Tips for Conducting Writing Conferences

  • I write because I don’t know what I think until I read what I say.

    Open the conference with a leading question that will get the student to open up such as:

    • How is your writing going today
    • What are you working on as a writer today?
    • How are you working on applying the mini-lesson to your writing today?

         Give the student ownership in the conference by providing an opportunity to talk about what he/she wants to talk about during the conference:

    • Is there something in your writing that you’d like us to look at together
    • What do you want to focus our conference on today?
    • What do you need help with in your writing?

        Select one teaching moment after reading a section of the student’s writing (Remember at this point that although many students will have several places you can take them, pick one place.  You are not trying to fix the entire piece of writing; you are trying to make the student a better writer, arming him/her with one new understanding at a time that he/she will be able to apply independently without you there.  Fix the writer, not the writing):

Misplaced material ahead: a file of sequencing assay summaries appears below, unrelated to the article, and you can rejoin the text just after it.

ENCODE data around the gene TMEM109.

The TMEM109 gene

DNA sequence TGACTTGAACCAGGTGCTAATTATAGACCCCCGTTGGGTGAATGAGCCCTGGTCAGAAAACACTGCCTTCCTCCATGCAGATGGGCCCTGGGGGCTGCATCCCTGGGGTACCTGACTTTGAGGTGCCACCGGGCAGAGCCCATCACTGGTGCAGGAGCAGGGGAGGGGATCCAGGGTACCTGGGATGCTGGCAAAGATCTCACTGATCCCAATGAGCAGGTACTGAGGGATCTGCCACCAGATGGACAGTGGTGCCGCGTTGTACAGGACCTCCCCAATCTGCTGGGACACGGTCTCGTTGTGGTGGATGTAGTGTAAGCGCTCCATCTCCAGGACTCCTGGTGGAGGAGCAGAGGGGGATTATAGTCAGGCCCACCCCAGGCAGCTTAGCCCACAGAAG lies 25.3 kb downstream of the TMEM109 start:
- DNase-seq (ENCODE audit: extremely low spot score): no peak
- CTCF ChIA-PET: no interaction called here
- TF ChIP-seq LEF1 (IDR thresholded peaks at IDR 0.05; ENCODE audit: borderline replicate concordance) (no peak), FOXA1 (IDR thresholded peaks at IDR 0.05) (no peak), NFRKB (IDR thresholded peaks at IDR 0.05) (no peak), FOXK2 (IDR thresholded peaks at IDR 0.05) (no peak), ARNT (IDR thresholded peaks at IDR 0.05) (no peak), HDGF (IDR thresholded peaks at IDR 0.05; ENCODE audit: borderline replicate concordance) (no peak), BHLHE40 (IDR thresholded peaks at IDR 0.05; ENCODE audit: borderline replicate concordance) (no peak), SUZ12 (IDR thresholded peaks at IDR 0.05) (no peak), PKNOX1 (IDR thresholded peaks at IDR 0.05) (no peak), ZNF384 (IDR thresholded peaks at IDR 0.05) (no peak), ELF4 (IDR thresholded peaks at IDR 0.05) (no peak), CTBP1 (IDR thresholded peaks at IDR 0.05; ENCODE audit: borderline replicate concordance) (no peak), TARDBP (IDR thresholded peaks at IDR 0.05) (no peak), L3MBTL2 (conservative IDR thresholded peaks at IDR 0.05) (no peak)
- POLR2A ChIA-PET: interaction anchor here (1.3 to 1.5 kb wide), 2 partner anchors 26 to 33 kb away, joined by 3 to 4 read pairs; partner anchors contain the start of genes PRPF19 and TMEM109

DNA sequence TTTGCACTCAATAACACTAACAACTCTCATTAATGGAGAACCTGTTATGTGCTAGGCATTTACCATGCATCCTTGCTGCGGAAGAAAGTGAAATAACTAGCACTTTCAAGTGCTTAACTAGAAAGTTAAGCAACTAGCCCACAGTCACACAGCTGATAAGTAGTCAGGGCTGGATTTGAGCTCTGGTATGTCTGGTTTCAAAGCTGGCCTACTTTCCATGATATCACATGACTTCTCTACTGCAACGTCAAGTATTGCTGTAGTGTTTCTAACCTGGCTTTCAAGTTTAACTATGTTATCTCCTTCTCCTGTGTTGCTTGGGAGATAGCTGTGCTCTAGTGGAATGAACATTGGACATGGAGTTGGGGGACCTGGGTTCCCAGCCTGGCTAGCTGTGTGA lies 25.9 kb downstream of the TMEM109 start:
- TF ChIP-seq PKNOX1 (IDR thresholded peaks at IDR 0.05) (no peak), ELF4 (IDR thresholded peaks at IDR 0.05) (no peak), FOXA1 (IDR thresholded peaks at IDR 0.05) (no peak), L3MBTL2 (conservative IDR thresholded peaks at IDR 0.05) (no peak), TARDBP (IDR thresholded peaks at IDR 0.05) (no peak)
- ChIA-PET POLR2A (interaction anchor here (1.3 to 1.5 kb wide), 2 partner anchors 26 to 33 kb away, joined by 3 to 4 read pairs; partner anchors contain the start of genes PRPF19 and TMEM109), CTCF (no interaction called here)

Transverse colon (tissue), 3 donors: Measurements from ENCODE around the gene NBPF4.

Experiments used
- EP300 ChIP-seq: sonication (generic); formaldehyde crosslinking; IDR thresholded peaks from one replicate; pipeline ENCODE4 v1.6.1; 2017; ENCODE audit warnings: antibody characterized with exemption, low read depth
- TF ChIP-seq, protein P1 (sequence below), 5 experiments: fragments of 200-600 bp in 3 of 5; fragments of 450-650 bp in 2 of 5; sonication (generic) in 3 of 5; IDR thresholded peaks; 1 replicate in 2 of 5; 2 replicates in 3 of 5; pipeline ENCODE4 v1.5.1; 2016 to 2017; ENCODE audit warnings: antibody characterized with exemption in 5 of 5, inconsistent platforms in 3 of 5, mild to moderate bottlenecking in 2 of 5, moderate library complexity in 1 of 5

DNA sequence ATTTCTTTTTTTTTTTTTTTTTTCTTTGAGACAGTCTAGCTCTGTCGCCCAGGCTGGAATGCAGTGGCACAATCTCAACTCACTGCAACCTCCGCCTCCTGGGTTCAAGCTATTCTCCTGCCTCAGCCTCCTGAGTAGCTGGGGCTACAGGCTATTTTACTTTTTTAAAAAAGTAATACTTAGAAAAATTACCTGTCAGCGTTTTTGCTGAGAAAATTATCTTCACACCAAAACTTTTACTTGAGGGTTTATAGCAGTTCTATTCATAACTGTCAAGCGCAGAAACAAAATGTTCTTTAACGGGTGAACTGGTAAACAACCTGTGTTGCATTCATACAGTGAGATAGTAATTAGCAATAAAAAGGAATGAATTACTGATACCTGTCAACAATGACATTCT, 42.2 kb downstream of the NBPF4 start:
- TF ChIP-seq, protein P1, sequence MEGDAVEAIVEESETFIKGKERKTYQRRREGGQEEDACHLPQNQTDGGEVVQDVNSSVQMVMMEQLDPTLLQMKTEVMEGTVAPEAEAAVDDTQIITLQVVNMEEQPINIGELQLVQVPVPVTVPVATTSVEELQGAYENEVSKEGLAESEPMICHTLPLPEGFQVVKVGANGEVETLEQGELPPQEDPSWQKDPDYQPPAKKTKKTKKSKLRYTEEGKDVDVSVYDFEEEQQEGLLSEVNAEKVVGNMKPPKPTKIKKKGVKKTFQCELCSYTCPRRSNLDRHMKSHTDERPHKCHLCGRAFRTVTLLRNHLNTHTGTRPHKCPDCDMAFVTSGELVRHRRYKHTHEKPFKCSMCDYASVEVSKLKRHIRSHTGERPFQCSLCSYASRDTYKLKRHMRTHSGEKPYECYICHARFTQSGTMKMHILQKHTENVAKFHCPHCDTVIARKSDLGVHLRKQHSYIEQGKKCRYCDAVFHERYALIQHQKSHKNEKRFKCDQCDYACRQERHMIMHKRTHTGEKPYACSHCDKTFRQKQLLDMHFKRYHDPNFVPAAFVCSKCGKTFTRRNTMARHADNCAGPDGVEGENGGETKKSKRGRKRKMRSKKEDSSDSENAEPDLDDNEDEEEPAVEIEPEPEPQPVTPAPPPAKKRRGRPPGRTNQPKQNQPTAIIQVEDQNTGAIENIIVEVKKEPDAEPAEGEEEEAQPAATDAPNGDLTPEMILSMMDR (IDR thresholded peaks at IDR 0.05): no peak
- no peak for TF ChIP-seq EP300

• After reading your writing, I noticed that ______________.  Let’s talk about this… (Go into teaching a specific skill within the writing based on what you notice.  Ground your talk in evidence from the writing and actively engage the student to ensure that they are able to apply what you are trying to teach him/her independently.  Your teaching point could be centered around something you notice about the students’ conventions, ideas, writing organization, word choice, sentence fluency, adding descriptive language, etc.)
    • Make the learning generative/Encourage Self-Reflection and Intrinsic Motivation:
    • As a writer, how will you use what we talked about during our conference today as you continue to work independently?
    • What is a goal that you are going to continue to work toward as a writer?